'at the end of the operation the difference between 
            'the start value and the first value of the function 
            'should be deallocated (allocation=0 and amount<0)

    ElseIf batch=cop.ProcedureInstance.Batches Then 
            'the last operation
        start=cop.Order.CustomAttributes("start")
        res.Amount=-(0.9^((batch-1)*duration/3600-25)) 
            'at the end of the last operation the rest 
            'of the resource should be deallocated

    Else
        
        start=cop.Order.CustomAttributes("start")
        res.Amount=-(start-0.9^((batch)*duration/3600-25)) 
            'in every other call: difference between value of 
            'function for last batch(saved in CustomAttribute) 
            'and value for current batch is deallocated (amount<0)

    End If

    cop.Order.CustomAttributes("start")=(0.9^((batch)*duration/3600-25)) 
        'saving the current value of function for next instance
    res.Allocation=0
    res.Resources=Resources("Cooling agent")
    cop.OrderResources.Add res
End Sub

The result of the simulation example looks like this:

In the Gantt Chart one can see that the resource is exponentially decreasing during the reaction process.

To make this even more flexible, it is also possible to assign the number of batches via VBA. In the first instance of the UnitProcedure one can set the Batches property:

If cop.OrderProcedure.Batch=1 Then
    cop.ProcedureInstance.Batches=50
End If

The duration of the cooling jacket’s operation then can also be adjusted dynamically.

This method can be used if you want to detect peaks of resource demands in your simulation. To represent a limiting influence on a resource, this method is not suitable, as the resource demand is not linked to the original unit. In the case of a missing resource, only the cooling jacket would have to wait, not the Reactor itself. To make sure that the reaction operation also waits the recipe must be expanded:

One major change has been done: after the cooling, an alternative branch is introduced. The link condition checks if the current batch is the last batch of the UnitProcedure. If it is the last one, the branch with the noOperation is executed and synchronizes the operation after the reaction. By this, the next step in the recipe is delayed if the cooling has to wait for a resource.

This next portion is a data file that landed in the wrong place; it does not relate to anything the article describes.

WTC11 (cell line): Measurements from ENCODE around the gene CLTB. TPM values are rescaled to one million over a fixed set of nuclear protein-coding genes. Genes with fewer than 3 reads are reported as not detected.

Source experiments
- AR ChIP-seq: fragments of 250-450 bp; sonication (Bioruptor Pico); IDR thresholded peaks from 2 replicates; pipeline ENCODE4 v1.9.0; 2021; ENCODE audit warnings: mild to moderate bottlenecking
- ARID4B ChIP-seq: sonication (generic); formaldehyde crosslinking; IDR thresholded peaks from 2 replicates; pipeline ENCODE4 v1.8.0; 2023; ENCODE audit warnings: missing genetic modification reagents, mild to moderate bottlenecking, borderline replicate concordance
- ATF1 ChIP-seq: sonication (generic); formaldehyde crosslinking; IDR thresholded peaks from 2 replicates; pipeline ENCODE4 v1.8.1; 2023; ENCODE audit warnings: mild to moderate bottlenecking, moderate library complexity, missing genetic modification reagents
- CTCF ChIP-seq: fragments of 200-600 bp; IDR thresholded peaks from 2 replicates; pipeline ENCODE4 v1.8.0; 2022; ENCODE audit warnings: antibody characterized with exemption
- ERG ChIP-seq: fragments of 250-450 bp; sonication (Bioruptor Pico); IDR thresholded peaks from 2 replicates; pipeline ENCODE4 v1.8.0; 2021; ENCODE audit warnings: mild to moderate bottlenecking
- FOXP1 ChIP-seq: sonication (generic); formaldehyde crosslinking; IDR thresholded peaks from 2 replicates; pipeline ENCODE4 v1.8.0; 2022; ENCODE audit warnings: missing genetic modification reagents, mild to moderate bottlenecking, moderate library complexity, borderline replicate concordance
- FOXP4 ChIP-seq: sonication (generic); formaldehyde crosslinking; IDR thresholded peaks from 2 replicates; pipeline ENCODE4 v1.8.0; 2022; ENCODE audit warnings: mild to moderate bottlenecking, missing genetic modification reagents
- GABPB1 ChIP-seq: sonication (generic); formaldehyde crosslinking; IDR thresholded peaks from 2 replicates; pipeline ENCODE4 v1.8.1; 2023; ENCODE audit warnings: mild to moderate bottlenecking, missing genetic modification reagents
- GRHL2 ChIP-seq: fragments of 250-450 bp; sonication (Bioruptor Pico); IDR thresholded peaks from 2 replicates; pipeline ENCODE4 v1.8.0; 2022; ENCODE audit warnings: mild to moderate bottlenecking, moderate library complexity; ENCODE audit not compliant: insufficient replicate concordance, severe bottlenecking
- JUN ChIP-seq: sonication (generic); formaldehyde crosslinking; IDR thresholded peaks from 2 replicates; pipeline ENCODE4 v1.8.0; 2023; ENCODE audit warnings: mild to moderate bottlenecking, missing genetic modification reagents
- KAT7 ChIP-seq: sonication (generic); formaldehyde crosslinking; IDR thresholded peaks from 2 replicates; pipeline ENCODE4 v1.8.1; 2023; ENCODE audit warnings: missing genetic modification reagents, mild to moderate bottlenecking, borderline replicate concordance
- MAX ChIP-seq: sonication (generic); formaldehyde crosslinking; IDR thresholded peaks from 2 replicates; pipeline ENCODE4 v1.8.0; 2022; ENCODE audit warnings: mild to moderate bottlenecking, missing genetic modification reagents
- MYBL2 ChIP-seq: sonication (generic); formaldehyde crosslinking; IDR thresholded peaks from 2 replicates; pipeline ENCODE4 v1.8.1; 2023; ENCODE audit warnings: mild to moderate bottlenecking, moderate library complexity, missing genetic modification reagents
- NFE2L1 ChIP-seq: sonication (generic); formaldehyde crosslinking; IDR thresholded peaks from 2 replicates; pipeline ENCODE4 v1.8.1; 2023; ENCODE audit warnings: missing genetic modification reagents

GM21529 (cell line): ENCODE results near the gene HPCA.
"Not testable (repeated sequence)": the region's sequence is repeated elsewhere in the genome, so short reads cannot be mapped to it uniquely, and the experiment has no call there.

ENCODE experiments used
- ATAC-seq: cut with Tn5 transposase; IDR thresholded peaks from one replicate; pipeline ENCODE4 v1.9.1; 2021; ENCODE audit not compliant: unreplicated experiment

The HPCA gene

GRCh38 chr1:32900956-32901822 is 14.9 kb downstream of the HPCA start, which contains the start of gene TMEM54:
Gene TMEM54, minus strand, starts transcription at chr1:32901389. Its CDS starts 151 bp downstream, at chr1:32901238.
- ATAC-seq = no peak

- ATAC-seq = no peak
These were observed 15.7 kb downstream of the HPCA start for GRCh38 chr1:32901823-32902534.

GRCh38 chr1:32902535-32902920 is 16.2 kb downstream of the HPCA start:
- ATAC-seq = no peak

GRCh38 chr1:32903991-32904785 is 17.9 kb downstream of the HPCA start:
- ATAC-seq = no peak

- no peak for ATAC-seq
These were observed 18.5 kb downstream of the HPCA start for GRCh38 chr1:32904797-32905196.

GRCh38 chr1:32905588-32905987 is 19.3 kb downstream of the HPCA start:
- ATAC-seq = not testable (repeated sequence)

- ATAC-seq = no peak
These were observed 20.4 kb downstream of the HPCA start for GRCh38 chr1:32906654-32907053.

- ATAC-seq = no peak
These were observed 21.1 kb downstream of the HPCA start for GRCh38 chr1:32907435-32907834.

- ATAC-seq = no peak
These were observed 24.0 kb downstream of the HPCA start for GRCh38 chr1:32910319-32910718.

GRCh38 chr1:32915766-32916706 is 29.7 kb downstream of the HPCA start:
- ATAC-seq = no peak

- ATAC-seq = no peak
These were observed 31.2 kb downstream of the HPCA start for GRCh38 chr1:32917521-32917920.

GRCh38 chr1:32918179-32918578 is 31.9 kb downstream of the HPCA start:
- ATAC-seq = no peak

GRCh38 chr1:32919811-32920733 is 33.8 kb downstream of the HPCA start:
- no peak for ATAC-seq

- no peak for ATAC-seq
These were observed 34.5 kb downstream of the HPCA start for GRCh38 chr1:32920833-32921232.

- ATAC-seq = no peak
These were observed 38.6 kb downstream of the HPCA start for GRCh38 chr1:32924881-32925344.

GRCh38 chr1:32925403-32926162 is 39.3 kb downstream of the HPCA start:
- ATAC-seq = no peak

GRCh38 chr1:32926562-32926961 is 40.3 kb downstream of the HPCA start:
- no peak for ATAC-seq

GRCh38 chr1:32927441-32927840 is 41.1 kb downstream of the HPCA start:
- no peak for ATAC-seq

The condition control:

Sub Condition_LastBatch(cond As OrderLinkCondition)
    If cond.OrderOperationFrom.OrderProcedure.Batch=cond.OrderOperationFrom.ProcedureInstance.Batches Then
        'if it is the last batch
        cond.Value=False
    Else
        cond.Value=True
    End If
End Sub

In this simulation, the amount of cooling agent is limited to 35 kg/h. After the simulation, you can see the waiting times in the Gantt chart. The waiting times on the cooling jacket are displayed at the beginning of the reaction, while the waiting times for the synchronization are displayed in the end. So, there is a little uncertainty in the depiction in the Gantt Chart, but the resource demand is displayed correctly as the resource can only be used if there is enough available. Otherwise, the operation is delayed, and the reaction is extended.

Special Case: Decreasing Resource Demands

In the described example the amount of the resource cooling agent decreases over the reaction duration. In order to model this behavior another possibility can be used. In this case no extra events have in INOSIM have to be created. The possibility to assign resources only for a part of the reaction duration (resource allocation<1) at the beginning of the operation. In this example the resource demand is changed over 50 steps according to an exponential function. The smallest value of the function that describes the needed amount of cooling agent has to be assigned for the whole duration of the reaction. The difference between the smallest value and the next bigger value of the function, will then be needed for the whole reaction duration minus the step size. In this example the difference would be added to the smallest value for 49/50 of the reaction duration. This procedure is done until the biggest value of the function, whose difference to the last value is assigned for 1/50 of the reaction duration. In VBA the behavior can be created by a loop in a parameter control:

Sub Cooling_exponential_ressourcesplit(cop As OrderOperation, mop As RecipeOperation)
    
    'f(x)=0.9^(x-25) x in h


    Dim duration As Double
    Dim res As New OrderResource
    Dim start As Double
    Dim number As Integer
    Dim i As Integer

    number=50 'number of increments

    cop.Duration=t_reac(cop.Order.Material.Name, "ReactionDuration")*3600'Duration of Reaction is saved in parameter sheet

    For i=1 To number
        duration=cop.Duration/number 'Duration of increment
        res=New OrderResource
        res.Resources=Resources("Cooling agent")

        If i=1Then
            res.Amount=(0.9^((number-i)*duration/3600-25)) 'first loop:smallest value that is need over the whole reaction duration (allocation:50/50=1)
        Else
            res.Amount=(0.9^((number-i)*duration/3600-25))-start 'difference between current function and value before, adding up to the function (allocation: 49/50; 48/50; ...)
        End If

        res.Allocation=1-(i-1)/number 'allocation of increment: 50/50; 49/50; 48/50; ...
        cop.OrderResources.Add res
        start=0.9^((number-i)*duration/3600-25) 'saving value for next loop
    Next

End Sub

In a simulation with limited amount of cooling agent, the following results can be seen in the Gantt chart:

This procedure can only be used for decreasing resource demands. A resource demand that is only needed for a part of an operation’s duration (allocation<1), will be used accordingly in the first part of the duration. This means that with this modeling method, a bigger resource demand can only be modeled in the beginning of an operation.

These methods for handling time dependent resource demands can be used when it is important to have a detailed resource model to identify peaks or limitations in your resources. The additional events can cause the simulation to slow down if you use a lot of them. But if there is significant need to have a detailed look, this would be a suitable workaround.

The complete model can be found in the Downloads.

Downloads

(for registered INOSIM users)

  • INOSIM project
  • PDF printout of this Tip & Trick